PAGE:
Just Under the Wire: The Final Common Rule is Here
(January 19, 2017) As many of you know, the long-awaited final rule updating the Common Rule ("Final Rule") was issued officially today (after an unofficial release to the public yesterday). Like many of you, we are in the process of digesting and analyzing the new regulations and how they alter the current Common Rule, as well as how they differ from the Notice of Proposed Rulemaking ("NPRM") for the Common Rule that was published sixteen months ago.
As Verrill Dana did with the NPRM, we have created a redline of HHS's current Common Rule regulations at 45 C.F.R Part 46, Subpart A against the Final Rule. You can find and download a copy of this redline here.
By way of brief recap, in September 2015 the U.S. Department of Health and Human Services ("HHS"), along with fifteen other federal departments and agencies, published a NPRM for the Federal Policy for the Protection of Human Subjects, known as the Common Rule. (HHS's Common Rule regulations are found at 45 C.F.R. Part 46, Subpart A.) The NPRM proposed a number of significant changes to the rules for oversight and conduct of human subjects research, including certain requirements concerning the use of non-identified biospecimens in research and IRB review for multi-site studies. HHS received over 2,100 comments in response.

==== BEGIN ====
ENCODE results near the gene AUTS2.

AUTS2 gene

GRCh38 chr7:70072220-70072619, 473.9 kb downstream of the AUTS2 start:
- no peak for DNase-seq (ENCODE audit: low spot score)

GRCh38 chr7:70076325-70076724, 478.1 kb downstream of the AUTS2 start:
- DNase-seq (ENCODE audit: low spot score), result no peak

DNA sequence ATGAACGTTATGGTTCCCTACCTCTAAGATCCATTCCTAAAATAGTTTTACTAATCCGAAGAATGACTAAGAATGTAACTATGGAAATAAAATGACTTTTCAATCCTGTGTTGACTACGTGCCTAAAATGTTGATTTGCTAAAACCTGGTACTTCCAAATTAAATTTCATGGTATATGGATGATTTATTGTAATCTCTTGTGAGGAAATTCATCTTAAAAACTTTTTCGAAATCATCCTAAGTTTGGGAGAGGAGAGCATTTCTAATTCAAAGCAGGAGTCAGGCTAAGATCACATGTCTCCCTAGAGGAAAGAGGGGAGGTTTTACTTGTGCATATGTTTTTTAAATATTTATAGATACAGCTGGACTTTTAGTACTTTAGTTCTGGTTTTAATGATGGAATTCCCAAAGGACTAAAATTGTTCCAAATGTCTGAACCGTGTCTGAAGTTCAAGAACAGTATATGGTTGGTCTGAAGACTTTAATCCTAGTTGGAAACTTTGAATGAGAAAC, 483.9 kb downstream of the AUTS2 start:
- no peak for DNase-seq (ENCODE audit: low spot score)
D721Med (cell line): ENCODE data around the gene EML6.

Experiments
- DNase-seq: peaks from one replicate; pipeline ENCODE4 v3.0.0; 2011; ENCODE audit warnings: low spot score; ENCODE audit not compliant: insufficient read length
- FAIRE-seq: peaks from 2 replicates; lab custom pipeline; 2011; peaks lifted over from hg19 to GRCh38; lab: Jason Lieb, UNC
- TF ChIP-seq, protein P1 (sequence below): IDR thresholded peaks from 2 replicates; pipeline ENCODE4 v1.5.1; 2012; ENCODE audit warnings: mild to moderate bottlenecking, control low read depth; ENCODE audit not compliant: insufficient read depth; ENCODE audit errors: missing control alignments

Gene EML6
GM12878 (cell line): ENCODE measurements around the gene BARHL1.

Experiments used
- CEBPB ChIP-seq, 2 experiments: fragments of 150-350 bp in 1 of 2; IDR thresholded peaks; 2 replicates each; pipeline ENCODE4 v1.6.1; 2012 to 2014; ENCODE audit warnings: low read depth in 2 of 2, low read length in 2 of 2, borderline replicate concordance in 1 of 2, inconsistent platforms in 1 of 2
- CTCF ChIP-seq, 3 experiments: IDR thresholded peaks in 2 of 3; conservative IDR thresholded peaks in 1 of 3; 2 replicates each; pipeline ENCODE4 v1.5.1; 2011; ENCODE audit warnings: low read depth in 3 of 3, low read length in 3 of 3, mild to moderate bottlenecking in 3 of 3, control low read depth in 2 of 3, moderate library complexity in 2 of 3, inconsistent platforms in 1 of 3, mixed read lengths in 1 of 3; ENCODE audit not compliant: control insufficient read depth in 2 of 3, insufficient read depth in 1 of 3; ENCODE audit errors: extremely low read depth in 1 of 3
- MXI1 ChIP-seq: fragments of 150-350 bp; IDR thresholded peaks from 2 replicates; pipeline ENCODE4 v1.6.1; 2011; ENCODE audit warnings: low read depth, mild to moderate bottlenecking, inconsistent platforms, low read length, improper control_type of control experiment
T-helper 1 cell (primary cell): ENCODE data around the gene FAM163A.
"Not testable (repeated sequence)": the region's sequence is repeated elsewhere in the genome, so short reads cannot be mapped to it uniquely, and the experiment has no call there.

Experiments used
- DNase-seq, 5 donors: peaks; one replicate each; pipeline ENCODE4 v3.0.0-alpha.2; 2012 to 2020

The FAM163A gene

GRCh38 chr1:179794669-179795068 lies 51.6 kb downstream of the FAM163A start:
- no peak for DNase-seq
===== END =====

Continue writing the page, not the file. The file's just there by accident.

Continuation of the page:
The Final Rule implements some, but not all, of the proposed changes, walking back some of the more controversial proposals. Notably, the full scope of changes proposed with respect to biospecimens was not implemented, and non-identified biospecimens remain outside the regulation's reach. The Final Rule also declined to extend the Common Rule to all clinical trials regardless of funding source. Preserved, with some tweaks, is the mandate for single IRB review for multi-site studies, and the Final Rule also permits future research on identifiable biospecimens based on broad consent. The Final Rule is slated to go into effect on January 19, 2018. However, the compliance date for the provisions regarding single IRB review is January 20, 2020.
It remains to be seen whether the Final Rule will be affected by any efforts under the Congressional Review Act to dismantle regulations issued ahead of the change in presidential administrations. However, regardless of its fate, the research community is examining it with great interest.
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